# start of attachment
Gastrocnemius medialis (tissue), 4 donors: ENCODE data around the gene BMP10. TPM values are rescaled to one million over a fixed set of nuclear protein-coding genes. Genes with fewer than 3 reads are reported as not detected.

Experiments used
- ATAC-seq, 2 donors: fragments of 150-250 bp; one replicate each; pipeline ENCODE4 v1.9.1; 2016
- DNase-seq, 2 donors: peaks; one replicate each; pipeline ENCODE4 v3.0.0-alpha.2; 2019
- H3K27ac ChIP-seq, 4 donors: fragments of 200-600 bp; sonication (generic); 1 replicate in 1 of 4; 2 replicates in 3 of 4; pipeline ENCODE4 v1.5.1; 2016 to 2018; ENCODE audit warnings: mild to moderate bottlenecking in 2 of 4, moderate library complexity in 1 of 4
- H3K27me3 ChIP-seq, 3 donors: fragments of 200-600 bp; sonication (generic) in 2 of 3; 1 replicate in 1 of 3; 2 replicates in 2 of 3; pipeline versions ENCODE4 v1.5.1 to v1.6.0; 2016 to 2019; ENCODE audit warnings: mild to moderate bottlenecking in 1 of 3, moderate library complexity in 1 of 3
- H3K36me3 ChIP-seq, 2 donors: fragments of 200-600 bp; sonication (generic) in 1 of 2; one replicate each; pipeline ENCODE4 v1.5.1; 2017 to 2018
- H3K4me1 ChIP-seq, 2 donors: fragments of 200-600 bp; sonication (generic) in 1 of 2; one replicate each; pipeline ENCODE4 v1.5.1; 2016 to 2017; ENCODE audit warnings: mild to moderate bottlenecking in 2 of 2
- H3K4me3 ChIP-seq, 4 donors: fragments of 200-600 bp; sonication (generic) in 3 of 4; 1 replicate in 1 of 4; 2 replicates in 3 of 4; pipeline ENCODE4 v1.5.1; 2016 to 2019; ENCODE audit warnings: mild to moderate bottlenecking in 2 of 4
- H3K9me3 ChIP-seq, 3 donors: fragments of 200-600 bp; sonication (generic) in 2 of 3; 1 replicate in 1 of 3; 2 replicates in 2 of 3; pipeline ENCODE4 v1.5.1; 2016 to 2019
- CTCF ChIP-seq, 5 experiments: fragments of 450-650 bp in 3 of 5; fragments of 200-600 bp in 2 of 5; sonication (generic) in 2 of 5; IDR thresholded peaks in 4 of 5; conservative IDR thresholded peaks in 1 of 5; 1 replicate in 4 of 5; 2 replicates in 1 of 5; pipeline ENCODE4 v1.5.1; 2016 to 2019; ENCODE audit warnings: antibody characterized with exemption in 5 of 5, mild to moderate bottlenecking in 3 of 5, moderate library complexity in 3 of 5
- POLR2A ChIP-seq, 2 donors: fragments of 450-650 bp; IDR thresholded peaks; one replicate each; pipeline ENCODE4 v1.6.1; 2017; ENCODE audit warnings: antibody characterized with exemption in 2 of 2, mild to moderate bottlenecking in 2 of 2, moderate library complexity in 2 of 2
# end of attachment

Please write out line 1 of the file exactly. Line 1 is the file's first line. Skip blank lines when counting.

Gastrocnemius medialis (tissue), 4 donors: ENCODE data around the gene BMP10. TPM values are rescaled to one million over a fixed set of nuclear protein-coding genes. Genes with fewer than 3 reads are reported as not detected.